The school community celebrated the Lunar New Year this week. According to the Chinese Zodiac, 2022 is the Year of the Tiger. The Tiger is the third sign in the cycle of the Chinese Zodiac, which consists of twelve animal signs, and is a sign of courage, activeness, and self-assurance.
The Upper School Asian, Asian-American & Pacific Islander Affinity Group and parents helped prepare for the festive celebration by decorating the halls and lunch tents. The school was adorned with Chinese red lanterns to drive off bad luck, door couplets for best wishes in the coming year, and paper cuttings for luck and happiness. Melissa Guinness, mother of Jack Guinness ’24, constructed a card stock paper craft tiger
, in a process similar to origami, that served as the centerpiece for the festivities. The tiger has traveled all over the Close during the celebration this week and has been a popular photo opportunity.
The Upper School celebrated with a Lunar New Year chapel in Trapier Theater on Monday morning, which featured Xin Qiji’s poem “On the First Night of a New Year” in Chinese by Oliver Wang ’24 and Tony Wang ’24 with an English translation by Ethan Vogelman ’23, as well as a violin performance of “Fisherman’s Harvest Song” by Kevin Xu ’22. In his homily, Kevin also shared a lesson he learned from his family about always looking forward and accepting the New Year at whatever time it comes: “I hope when our New Year does come—when the flowers bloom, when our new exciting adventures begin, and we just cannot wait to rush forward—let us turn around and look at the warm sights that rest on our shoulders and place them deep in our heart.”
Duncan Smith ’22 also shared a lesson he learned in his homily about taking his time while making dumplings with his family for the Lunar New Year. Noting that he often does things quickly just to get them done, Duncan said, “When you rush something, it usually doesn’t turn out so well … If I had actually put some time into my technique instead of rushing through … I probably would’ve ended up with dumplings that were, at the very least, edible, and likely, much better looking.”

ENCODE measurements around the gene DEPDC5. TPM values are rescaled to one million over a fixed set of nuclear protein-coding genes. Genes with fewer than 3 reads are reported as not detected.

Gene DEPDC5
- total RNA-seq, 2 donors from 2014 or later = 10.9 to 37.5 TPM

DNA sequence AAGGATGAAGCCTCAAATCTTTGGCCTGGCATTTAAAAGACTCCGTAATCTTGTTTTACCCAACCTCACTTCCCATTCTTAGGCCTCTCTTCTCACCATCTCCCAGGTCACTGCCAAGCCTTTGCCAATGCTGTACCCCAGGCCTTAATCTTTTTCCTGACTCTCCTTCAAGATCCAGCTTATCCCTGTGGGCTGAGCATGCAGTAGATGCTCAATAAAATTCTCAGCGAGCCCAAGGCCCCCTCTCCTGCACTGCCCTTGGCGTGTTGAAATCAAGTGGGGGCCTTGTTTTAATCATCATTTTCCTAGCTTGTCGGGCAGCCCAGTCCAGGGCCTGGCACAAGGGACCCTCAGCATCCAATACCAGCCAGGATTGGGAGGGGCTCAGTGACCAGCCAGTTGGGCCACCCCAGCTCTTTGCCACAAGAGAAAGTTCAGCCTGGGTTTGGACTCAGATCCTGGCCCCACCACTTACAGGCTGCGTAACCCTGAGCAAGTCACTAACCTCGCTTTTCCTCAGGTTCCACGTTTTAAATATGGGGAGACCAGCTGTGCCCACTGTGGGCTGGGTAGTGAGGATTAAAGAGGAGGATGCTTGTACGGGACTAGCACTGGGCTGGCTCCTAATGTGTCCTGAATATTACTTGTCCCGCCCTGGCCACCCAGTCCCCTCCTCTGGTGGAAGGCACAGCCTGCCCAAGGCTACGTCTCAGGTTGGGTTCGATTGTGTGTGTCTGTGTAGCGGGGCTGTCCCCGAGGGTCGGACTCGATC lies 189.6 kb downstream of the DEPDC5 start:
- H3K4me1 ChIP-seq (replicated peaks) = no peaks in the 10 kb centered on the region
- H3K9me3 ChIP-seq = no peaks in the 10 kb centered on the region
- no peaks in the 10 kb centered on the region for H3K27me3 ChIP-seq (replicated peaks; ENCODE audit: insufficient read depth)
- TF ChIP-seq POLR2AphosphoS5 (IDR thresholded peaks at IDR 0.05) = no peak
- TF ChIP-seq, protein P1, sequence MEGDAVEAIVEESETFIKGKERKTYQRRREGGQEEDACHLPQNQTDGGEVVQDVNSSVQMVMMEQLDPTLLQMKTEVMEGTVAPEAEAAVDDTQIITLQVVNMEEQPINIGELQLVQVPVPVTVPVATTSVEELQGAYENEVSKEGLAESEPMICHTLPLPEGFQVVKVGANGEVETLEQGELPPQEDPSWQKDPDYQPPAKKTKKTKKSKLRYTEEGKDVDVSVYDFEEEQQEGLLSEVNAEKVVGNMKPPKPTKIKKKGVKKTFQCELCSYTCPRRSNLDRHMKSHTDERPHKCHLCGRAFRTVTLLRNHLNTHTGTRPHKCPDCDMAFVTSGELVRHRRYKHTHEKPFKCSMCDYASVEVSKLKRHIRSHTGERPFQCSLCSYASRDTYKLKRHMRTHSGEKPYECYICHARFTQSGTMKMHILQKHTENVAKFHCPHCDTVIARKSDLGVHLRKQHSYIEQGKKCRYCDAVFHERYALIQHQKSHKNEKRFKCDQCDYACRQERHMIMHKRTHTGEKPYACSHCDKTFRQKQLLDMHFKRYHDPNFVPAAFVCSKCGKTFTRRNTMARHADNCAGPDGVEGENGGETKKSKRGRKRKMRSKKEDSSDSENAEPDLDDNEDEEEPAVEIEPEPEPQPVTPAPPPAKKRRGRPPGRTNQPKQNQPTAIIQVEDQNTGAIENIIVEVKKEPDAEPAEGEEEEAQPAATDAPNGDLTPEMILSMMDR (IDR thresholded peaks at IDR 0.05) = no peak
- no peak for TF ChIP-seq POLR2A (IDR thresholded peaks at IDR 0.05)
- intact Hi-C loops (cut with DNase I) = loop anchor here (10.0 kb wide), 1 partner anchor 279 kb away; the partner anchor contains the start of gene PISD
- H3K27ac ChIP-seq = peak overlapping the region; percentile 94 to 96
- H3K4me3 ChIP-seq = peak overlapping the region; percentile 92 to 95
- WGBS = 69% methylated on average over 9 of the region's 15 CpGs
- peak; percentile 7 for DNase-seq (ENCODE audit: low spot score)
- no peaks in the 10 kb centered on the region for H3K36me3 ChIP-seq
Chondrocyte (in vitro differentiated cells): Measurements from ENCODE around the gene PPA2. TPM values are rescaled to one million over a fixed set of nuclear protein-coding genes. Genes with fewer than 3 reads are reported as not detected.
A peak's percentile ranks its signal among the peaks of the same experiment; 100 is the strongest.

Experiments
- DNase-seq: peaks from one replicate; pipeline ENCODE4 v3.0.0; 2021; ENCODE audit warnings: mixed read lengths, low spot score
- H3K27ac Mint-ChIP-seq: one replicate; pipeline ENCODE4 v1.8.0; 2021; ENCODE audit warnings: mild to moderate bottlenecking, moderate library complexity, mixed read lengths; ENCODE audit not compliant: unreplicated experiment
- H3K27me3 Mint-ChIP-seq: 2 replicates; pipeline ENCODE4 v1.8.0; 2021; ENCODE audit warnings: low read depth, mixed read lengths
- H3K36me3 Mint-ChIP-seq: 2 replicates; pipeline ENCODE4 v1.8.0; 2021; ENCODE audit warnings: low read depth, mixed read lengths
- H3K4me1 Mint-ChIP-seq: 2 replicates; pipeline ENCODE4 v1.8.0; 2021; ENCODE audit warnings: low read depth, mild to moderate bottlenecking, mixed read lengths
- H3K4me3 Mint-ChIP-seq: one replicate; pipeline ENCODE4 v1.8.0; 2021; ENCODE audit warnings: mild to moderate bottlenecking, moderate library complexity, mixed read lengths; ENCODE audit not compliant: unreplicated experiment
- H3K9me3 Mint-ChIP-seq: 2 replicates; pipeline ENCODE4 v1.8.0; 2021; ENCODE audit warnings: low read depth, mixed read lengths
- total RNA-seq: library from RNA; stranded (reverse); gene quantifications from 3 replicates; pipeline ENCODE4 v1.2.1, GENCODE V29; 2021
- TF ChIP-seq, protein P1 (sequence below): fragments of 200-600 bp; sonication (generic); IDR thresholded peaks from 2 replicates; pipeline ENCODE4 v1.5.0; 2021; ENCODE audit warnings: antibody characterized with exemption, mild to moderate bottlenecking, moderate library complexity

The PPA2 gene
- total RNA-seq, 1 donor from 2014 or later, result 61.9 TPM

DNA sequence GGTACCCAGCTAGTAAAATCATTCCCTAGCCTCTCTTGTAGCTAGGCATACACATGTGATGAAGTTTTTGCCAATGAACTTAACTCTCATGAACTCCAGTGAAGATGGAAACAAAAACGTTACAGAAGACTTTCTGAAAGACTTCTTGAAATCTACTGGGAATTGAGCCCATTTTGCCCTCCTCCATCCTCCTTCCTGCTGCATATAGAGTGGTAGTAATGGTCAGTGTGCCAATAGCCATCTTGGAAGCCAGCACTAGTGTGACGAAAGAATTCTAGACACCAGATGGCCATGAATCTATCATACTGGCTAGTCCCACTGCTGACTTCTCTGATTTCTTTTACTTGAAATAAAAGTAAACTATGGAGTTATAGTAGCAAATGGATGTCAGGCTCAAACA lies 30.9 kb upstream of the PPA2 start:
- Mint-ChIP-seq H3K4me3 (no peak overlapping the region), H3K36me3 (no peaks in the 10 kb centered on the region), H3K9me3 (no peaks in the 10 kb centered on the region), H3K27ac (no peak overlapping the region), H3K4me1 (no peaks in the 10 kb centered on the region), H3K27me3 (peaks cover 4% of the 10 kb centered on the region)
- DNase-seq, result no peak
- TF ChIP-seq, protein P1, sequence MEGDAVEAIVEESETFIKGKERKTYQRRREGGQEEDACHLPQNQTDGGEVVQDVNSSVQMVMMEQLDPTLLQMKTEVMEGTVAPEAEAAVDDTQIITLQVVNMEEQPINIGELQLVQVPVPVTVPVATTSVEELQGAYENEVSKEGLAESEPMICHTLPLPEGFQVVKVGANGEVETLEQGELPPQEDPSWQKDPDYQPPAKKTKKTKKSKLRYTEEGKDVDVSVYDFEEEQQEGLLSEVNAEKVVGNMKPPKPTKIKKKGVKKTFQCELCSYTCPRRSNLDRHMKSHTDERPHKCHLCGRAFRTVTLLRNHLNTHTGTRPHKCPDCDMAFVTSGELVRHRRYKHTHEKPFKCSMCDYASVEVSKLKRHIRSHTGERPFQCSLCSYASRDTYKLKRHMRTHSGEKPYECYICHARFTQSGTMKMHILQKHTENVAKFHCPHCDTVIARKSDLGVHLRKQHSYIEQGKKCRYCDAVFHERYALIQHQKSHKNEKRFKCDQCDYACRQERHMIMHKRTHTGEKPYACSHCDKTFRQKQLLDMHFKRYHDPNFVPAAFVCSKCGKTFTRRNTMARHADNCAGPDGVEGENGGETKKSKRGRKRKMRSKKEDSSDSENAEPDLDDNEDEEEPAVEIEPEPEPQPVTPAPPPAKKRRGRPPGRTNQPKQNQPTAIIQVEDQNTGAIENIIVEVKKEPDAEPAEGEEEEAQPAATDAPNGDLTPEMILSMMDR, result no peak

Monday evening, dorm students and leaders hosted a traditional Lunar New Year feast. Weihong Leyden, mother of Conner Leyden ’24, recommended Joe’s Noodle House and helped curate the menu featuring eight dishes—Chopped Pepper Steam Fish, Sichuan Ma Po Tofu, Chicken Mushroom Dumplings, Shrimp Chow Mein, Stir-fried Green Onion Beef, Shanghai Braised Pork with Marinated Egg, Sichuan Dry Fried Green Beans, and Eight Treasure Rice—which is good luck in Chinese culture.
On Tuesday, the Lower School held a coordinate Cathedral Chapel with NCS Middle School students. Students taught Mandarin greetings that you can share with family and friends
to wish them a prosperous new year, provided a dramatic performance of the ancient Lunar New Year story
, shared their families’ Lunar New Year traditions
, offered a Taoist prayer
, and performed musical selections, including “Colorful Clouds Chasing the Moon
” by an 8th-grade NCS pianist and “A Spray of Plum Blossoms
” featuring Mr. Xu along with a Middle School vocalist and musicians. They also welcomed guest performers from the Choy Wun Lion Dance Troupe
, who performed a vibrant Lion Dance
that received a standing ovation, and Judy Chen and Feng Li, who played “Moonlight Over the Lotus Pond
” on the Guzheng, an ancient Chinese sting instrument also known as a Chinese zither. Later that day at lunch, parent volunteers joined students in the tent to pass out red envelopes with a chocolate gold coin in honor of the Lunar New Year tradition of receiving money in red envelopes.
Many thanks to all the students, parents, faculty, and staff who helped us celebrate this cultural holiday as a community. Hǔ nián dà jí (Good luck in the Year of Tiger)!